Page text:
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r several plates in layers, from the outside to the inside, the plates being bolted together occasionally at their contacting portions. The arrangement of Dimpfel's armor, Aug. 4, 1863, will be readily understood by reference to the cut. The ends of one series of plates are let into grooves of a transverse set of T-iron plates, which are bolted to the backing. It is intended for application to either land or marine batteries. Twining's armor. Dimpfel's armor. Caudwell's armor. Collins's armor. Caudwell's Construction of Ships of War. This invention was patented in England April 10, 1863; in the United States, January 19, 1864. The design embraces a corrugated ironplated roof with portholes in the corrugations; the port-shutters are composed of a number of separate plates of iron or steel one above another, and fit into grooves in the edges of the armor-plates. Around the vessel, just above the water-line, is a projecting lip, to which india-rubber, or other simil
on)11 Good yellow brass21 Brass wire21 Muntz's sheathing-metal32 Red brass, to be soldered83 Common brass31 Pinchbeck41 Revere's sheathing-metal (1830)955 Collins's red alloy for sheathing81 Collins's yellow alloy for sheathing108 Collins's white alloy for sheathing11616 Tough brass for engine work2033 Brass for heavy bCollins's yellow alloy for sheathing108 Collins's white alloy for sheathing11616 Tough brass for engine work2033 Brass for heavy bearings3215 Pinchbeck41 Pinchbeck52 Tombac (Malay, tambaga, copper)1611 Red tombac88.811.2 Red tombac111 Rolled brass74.322.33.4 Tutenag503119 Brass gilding-metal (bronze color)161-1 1/4 Emerson's patent brass (English)168 Keller's statuary brass (Versailles)91.405.531.701.37 Chantrey's hard alloy3255 Manheim gold41 MaCollins's white alloy for sheathing11616 Tough brass for engine work2033 Brass for heavy bearings3215 Pinchbeck41 Pinchbeck52 Tombac (Malay, tambaga, copper)1611 Red tombac88.811.2 Red tombac111 Rolled brass74.322.33.4 Tutenag503119 Brass gilding-metal (bronze color)161-1 1/4 Emerson's patent brass (English)168 Keller's statuary brass (Versailles)91.405.531.701.37 Chantrey's hard alloy3255 Manheim gold41 Manheim gold311/4 Semilor51 Mosaic gold (Hamilton and Parker's patent)3233 Mock platinum85 Bath metal329 White brass108010 Ormolu4852 Speculum metal (Martin's patent, August 23, 1859)10018 3/45/816 Mushet's sheathing-metal (1823)1001/8 The proportions are varied, and tin and antimony are added in some of the fo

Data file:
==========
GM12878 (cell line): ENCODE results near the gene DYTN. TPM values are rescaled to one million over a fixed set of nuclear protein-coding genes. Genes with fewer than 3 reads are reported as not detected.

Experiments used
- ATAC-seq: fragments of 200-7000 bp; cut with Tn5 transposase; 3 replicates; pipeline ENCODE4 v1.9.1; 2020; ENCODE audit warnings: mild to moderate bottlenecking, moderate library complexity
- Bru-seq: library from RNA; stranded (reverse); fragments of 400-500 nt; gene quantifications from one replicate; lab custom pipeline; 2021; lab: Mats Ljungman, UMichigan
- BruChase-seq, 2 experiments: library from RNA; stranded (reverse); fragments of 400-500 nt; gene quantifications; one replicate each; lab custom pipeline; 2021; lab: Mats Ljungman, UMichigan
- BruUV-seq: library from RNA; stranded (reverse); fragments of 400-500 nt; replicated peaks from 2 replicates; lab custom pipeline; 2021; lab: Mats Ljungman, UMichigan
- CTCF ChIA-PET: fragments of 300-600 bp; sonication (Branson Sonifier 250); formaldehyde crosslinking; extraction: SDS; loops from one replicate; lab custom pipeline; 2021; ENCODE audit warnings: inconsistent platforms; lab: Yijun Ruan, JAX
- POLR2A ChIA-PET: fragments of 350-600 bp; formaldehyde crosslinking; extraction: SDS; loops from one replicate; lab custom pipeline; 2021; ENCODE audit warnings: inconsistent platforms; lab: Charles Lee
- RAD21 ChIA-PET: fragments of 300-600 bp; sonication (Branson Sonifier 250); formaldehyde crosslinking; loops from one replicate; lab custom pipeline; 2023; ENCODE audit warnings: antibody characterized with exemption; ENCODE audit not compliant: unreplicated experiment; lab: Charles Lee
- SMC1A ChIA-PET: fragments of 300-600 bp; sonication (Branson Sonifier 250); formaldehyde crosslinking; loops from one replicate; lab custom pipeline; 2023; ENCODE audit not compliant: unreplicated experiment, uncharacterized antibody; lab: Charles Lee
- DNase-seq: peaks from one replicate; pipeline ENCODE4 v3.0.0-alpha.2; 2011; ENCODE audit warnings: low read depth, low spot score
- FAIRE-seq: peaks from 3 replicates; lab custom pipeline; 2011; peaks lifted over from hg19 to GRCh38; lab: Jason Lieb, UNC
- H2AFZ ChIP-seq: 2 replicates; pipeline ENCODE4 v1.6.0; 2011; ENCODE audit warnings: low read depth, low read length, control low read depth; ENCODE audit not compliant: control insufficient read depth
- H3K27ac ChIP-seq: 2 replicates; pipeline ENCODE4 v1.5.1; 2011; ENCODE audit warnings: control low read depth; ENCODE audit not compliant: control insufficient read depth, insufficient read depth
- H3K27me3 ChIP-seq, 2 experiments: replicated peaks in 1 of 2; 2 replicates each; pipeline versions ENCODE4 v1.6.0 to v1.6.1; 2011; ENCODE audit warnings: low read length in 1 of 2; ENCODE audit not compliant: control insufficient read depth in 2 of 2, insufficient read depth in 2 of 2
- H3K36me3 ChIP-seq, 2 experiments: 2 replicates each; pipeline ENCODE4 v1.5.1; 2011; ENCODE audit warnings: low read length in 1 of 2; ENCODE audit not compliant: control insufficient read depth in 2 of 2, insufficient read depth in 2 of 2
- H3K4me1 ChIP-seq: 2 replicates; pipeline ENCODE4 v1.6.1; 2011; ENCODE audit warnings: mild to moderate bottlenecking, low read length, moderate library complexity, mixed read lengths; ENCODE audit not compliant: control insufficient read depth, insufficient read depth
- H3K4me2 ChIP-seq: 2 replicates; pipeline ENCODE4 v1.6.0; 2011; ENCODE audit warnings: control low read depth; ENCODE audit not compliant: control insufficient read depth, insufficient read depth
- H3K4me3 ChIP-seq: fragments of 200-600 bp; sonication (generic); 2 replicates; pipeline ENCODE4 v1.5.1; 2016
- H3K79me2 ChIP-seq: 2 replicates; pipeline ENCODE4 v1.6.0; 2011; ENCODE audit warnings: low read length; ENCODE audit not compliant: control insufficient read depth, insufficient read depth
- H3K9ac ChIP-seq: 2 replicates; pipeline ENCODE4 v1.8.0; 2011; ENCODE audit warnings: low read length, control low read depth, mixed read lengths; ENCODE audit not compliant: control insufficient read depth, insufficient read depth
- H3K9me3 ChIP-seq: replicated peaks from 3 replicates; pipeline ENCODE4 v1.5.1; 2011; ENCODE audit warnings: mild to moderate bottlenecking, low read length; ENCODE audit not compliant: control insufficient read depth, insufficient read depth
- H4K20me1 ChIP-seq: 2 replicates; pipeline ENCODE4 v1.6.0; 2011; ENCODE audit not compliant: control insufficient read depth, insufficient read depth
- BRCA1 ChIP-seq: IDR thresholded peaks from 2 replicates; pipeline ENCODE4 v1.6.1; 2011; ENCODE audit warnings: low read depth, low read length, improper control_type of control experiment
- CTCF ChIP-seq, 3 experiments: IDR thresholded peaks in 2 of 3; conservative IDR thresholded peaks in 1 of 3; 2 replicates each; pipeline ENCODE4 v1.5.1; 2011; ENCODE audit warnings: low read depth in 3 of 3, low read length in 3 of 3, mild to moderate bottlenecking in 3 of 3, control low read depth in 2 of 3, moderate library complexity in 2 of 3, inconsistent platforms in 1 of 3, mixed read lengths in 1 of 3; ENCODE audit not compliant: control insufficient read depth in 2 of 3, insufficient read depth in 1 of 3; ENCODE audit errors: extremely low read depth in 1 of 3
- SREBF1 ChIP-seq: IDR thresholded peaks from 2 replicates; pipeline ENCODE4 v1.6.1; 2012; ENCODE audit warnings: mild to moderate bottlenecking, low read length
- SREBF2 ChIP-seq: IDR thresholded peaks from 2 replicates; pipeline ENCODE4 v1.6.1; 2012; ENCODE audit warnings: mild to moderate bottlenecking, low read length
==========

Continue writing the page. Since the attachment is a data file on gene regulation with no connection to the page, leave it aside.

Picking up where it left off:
door. The name is probably derived from munnion, and that from mullion, a pier between the divisions of a Gothic window. Mullion is from molding (Fr. moulure), signifying the form. Muntz's Met′al. An alloy for plates for sheathing the bottom of ships. Patented in England in 1832. It resembles several previously patented alloys, all of which were designed to be rolled while red-hot, and to be used for the purpose stated. See the following; also table on page 61. Kier, 1779.Collins, 1800.Muntz, 1832. Copper5455.550, 60, 63 Zinc4044.450, 40, 37 Iron5.4 Mu′ral Cir′cle. An astronomical instrument consisting of a graduated circle, furnished with a telescope and firmly affixed to a wall, in the plane of the meridian. It is used for determining with great accuracy altitudes and zenith distances, from which may be found declinations and polar distances, and has a graduated circle secured at right angles to its horizontal axis. See transit. The old Hindoo inst<
WilsonFeb. 28, 1860. (Reissue.)914WilsonFeb. 28, 1860. 30,615CollinsNov. 13, 1860. 33,341FolgerSept. 24, 1861. 36,591WilkinsSept. 30,. 126,860WolcottMay 14, 1872. 127,053HarrisMay 21, 1872. 134,518CollinsJan. 7, 1873. 134,669Henry et al.Jan. 7, 1873. 137,947OburgApr. 1zinc, 5. Wetherstedt's, copper, 90 to 97; antimony, 3 to 10. Collins's (red), copper, 8; zinc, 1. Collins's (yellow), copper, 10; ziCollins's (yellow), copper, 10; zinc, 8. Collins's (white), copper, 1; zinc, 16; tin, 16. Pope's, lead, 1; zinc, 3; tin, 2. Cast and roll into sheets at about 200°. SCollins's (white), copper, 1; zinc, 16; tin, 16. Pope's, lead, 1; zinc, 3; tin, 2. Cast and roll into sheets at about 200°. See alloy. Another alloy of Mushet's is composed of copper, 100 pounds; zinc, 0.5 ounce; tin, 0.5 ounce; antimony, 1 ounce; arsenic, 2. Oetains them in expanded position. In Fig. 5361, a is Robert and Collins' nasal speculum. b, Elsberg's nasal speculum. c c, Thudichumreat Britain, screw, Atlantic1843 NasmythEnglishSteam-hammer1845 CollinsAmericanLine of mail packets, Pacific, Baltic, etc., Atlantic1850